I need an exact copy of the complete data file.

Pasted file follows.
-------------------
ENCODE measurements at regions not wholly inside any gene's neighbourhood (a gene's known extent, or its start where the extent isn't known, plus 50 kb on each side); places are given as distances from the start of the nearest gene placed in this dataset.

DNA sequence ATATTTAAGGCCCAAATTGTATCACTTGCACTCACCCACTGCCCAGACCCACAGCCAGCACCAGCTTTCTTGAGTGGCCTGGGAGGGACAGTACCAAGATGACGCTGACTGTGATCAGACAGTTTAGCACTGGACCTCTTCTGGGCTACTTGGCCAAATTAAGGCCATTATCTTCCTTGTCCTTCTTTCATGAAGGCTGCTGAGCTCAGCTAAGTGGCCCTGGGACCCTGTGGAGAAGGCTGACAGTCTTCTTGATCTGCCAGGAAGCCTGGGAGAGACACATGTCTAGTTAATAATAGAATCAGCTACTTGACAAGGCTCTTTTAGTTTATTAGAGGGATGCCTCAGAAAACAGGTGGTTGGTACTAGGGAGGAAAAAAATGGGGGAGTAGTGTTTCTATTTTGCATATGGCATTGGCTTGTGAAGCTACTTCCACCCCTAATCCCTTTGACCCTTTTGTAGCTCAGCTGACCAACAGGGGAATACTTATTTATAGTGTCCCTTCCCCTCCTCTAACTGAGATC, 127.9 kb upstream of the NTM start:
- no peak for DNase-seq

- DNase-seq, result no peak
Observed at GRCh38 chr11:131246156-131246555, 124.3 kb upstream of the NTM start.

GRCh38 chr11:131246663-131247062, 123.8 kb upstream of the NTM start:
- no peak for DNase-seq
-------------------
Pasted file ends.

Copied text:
ENCODE measurements at regions not wholly inside any gene's neighbourhood (a gene's known extent, or its start where the extent isn't known, plus 50 kb on each side); places are given as distances from the start of the nearest gene placed in this dataset.

DNA sequence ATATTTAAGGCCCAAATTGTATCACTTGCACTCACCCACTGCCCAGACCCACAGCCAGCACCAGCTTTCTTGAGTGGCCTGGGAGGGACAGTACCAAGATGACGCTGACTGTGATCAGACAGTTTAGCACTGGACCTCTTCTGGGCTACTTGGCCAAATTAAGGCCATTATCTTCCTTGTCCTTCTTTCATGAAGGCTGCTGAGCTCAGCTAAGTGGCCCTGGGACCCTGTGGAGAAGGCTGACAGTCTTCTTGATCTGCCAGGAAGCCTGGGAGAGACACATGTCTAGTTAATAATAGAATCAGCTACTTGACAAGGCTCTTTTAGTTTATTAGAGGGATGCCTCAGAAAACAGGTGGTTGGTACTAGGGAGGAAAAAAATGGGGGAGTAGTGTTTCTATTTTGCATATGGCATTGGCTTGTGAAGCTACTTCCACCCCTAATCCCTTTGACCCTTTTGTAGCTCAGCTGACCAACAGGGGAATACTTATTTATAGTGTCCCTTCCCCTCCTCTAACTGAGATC, 127.9 kb upstream of the NTM start:
- no peak for DNase-seq

- DNase-seq, result no peak
Observed at GRCh38 chr11:131246156-131246555, 124.3 kb upstream of the NTM start.

GRCh38 chr11:131246663-131247062, 123.8 kb upstream of the NTM start:
- no peak for DNase-seq